Members of the public may attend both meetings by using WebEx with the following link: https://oldlymect.webex.com/oldlymect/j.php?MTID=m45ab07d640b28b8c0596637aca51886b.  Alternatively, dial 1-408-418-9388 and enter access code: 714 301 883. Residents are encouraged to join the meeting five minutes before it is due to start to ensure you can gain a connection.

View the proposed budget at this link.  Members of the public can submit comments on the budget in advance of the meeting to: BoardofFinance@oldlyme-ct.gov.

In light of the closure of Town Hall due to the COVID-19 pandemic, and pursuant to Governor Lamont’s Executive Orders 7I, 7S and 7CC, the public, and electors and citizens eligible to vote in Town meeting may listen to the meeting by using either access method listed above.

This year, however, the board of finance will vote to approve the draft budget. Members of the public will be given the opportunity to comment at the meeting via the Chat window on the WebEx link or on the phone — but not vote — on it. Traditionally, a Town Meeting has been held at which a public vote is taken to approve the budget. This is not happening this year because Governor Lamont obviated the need for in-person voting due to COVID-19 via Executive Order 7-I.

Assuming the budget is approved by the board of finance, it will become the Town of Old Lyme’s approved budget for FY 2020-2021.

After the budget has been approved, the board of finance will consider and vote on setting the mill rate for the 2020-21 fiscal year and details of the tax payment schedule.


Sculpture Grounds in Old Lyme Remain Open During Pandemic, Offering Safe Solace to All

A view across Gil Boro’s Sculpture Grounds looking towards Studio 80.

OLD LYME — Museums and galleries may be closed due to the pandemic but there is still an opportunity in Old Lyme to immerse yourself  in art by interacting with colorful sculptures in a soothing, safe outdoor environment. The four-plus acre Sculpture Grounds on Lyme Street in Old Lyme, Conn. remain open and free to the public during the Coronavirus shutdown. 

Turning Point III/12 by Gilbert Boro.

The  Sculpture Grounds are the exhibit space for nationally acclaimed sculptor Gilbert Boro, whose home and studio anchor the property along the historic Lieutenant River in Old Lyme. Boro’s exhibits are displayed on professionally-landscaped grounds that offer a refuge from everyday life to commune with both nature and art.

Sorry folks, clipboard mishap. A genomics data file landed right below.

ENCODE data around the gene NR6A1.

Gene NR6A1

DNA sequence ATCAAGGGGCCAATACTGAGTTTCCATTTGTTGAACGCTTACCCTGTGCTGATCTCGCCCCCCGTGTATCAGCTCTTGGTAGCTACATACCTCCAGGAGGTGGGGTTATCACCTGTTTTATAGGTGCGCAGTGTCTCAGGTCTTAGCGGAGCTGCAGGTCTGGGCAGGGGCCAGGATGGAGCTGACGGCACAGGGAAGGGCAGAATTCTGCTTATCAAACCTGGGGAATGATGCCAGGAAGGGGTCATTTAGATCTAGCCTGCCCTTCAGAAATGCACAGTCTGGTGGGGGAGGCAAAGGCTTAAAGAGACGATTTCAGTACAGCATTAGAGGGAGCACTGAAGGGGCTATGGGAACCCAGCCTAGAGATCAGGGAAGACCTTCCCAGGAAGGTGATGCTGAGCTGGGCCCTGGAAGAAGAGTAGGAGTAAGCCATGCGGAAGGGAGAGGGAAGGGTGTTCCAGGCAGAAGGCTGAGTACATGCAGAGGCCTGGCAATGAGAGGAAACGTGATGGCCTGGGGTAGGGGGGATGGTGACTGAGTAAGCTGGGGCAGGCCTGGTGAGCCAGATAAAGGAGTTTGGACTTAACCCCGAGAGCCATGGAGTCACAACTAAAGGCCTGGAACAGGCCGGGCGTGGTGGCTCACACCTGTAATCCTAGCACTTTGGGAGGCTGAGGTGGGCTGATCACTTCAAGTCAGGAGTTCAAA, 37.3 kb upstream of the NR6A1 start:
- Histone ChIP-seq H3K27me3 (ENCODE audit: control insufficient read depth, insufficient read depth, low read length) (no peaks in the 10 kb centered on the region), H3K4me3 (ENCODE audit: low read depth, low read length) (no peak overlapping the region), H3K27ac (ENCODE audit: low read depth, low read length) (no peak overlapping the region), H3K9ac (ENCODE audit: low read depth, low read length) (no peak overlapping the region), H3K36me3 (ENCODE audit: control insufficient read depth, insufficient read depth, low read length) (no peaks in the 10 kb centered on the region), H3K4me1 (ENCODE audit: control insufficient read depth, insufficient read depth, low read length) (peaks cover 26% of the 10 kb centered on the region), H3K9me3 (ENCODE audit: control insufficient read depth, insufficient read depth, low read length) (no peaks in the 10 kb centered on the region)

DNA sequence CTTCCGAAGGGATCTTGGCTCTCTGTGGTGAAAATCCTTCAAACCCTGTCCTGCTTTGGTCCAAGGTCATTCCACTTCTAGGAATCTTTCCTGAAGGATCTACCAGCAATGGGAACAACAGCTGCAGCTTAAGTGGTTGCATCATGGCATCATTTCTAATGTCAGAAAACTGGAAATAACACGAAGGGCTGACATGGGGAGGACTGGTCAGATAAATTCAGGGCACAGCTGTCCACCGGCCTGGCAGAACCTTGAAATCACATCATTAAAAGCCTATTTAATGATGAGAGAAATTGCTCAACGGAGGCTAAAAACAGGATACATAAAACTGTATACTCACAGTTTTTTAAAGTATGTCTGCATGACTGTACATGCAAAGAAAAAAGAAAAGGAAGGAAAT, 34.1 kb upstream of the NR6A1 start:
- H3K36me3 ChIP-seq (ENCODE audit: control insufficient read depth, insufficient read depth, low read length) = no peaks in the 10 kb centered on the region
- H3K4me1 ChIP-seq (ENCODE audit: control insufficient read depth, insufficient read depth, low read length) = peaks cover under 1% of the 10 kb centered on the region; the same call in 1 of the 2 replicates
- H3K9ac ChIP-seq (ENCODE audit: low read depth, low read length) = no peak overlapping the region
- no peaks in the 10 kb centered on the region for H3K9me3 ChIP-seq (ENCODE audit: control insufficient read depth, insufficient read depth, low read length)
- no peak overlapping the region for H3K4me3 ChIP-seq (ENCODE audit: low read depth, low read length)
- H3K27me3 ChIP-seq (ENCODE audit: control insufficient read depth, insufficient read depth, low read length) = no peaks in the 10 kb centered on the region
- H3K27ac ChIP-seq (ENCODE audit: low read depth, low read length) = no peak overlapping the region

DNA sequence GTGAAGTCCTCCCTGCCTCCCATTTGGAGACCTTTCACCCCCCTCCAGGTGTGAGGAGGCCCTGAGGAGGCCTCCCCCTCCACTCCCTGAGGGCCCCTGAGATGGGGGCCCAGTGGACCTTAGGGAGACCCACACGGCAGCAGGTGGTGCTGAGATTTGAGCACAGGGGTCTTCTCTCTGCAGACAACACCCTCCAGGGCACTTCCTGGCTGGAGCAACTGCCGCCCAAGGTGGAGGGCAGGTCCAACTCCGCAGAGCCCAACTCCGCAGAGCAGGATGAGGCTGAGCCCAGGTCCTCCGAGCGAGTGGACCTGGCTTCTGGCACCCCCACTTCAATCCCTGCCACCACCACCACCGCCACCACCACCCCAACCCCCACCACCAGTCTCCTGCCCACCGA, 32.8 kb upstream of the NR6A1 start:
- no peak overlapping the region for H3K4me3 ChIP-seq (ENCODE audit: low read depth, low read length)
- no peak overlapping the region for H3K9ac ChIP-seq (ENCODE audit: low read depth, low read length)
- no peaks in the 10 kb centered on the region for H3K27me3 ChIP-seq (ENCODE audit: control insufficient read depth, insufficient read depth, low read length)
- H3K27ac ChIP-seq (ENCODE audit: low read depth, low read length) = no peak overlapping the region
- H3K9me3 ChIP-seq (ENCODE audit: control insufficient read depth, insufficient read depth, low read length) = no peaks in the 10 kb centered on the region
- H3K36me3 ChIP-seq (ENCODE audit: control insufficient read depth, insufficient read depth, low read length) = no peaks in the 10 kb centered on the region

More than 100 sculptures of a variety of sizes and materials are spaced around the property with each location carefully considered to marry the work to its immediate surroundings.  More than three quarters of the sculptures are Boro’s own designs with the remainder created by both established and emerging sculptors from around the country. 

The Sculpture Grounds offer both respite for adults and exploratory play for children. Normally visitors are permitted to touch and climb the sculptures but during the Coronavirus health crisis that is not possible. The working studio and indoor art gallery are also closed during this period. Visitors are expected to self-regulate in accordance with the state quarantine social distancing and protective guidelines. 

‘Bowline Knot’ by Gilbert Boro.

Picnics are permitted on the stone patio that contains several café tables with umbrellas. There is no food or drink for sale; visitors are encouraged to ‘Brown bag.” Admission is always free of charge with donations accepted. 

Hours are daily from 9 a.m. to 5 p.m. The Sculpture Grounds are minutes from Exit 70 off I-95 at 80-1 Lyme Street in the historic village of Old Lyme.  Parking is available toward the rear of the property or next-door in the Lyme Academy of Fine Arts parking lot.

For more information, call 86043405957 or visit www.sculpturegrounds.com or Facebook.


Death of Anna Lukacs of Old Lyme Announced

Annie Lukacs

OLD LYME — Anna Lukacs, age 95, of Old Lyme, formerly of Trumbull, and beloved wife of the late Emil Lukacs, passed away on May 12, 2020 at Bride Brook Health Center, Niantic.

Born in Czechoslovakia in 1924 to the late George and Susan (Polascik) Angelovich, Anna made the passage at the age of 14 to Bridgeport, where her family settled. She fully embraced her new country as a citizen, working for 25 years at General Electric to help support her family. Anna met her husband Emil before he left for the Air Force to fight in WWII, but they married as soon as he returned in 1947 and settled in Trumbull where they raised their daughter, Nancy.

Emil and Anna remained devoted to each other for 50 years until Emil passed in 1997.

An adventurous spirit, Anna left her home of 38 years and moved to Cape Cod to be close by when her granddaughter Sophie was born. Anna was a devoted grandmother, and she enjoyed 5 happy years in Osterville as Sophie’s caregiver and favorite playmate.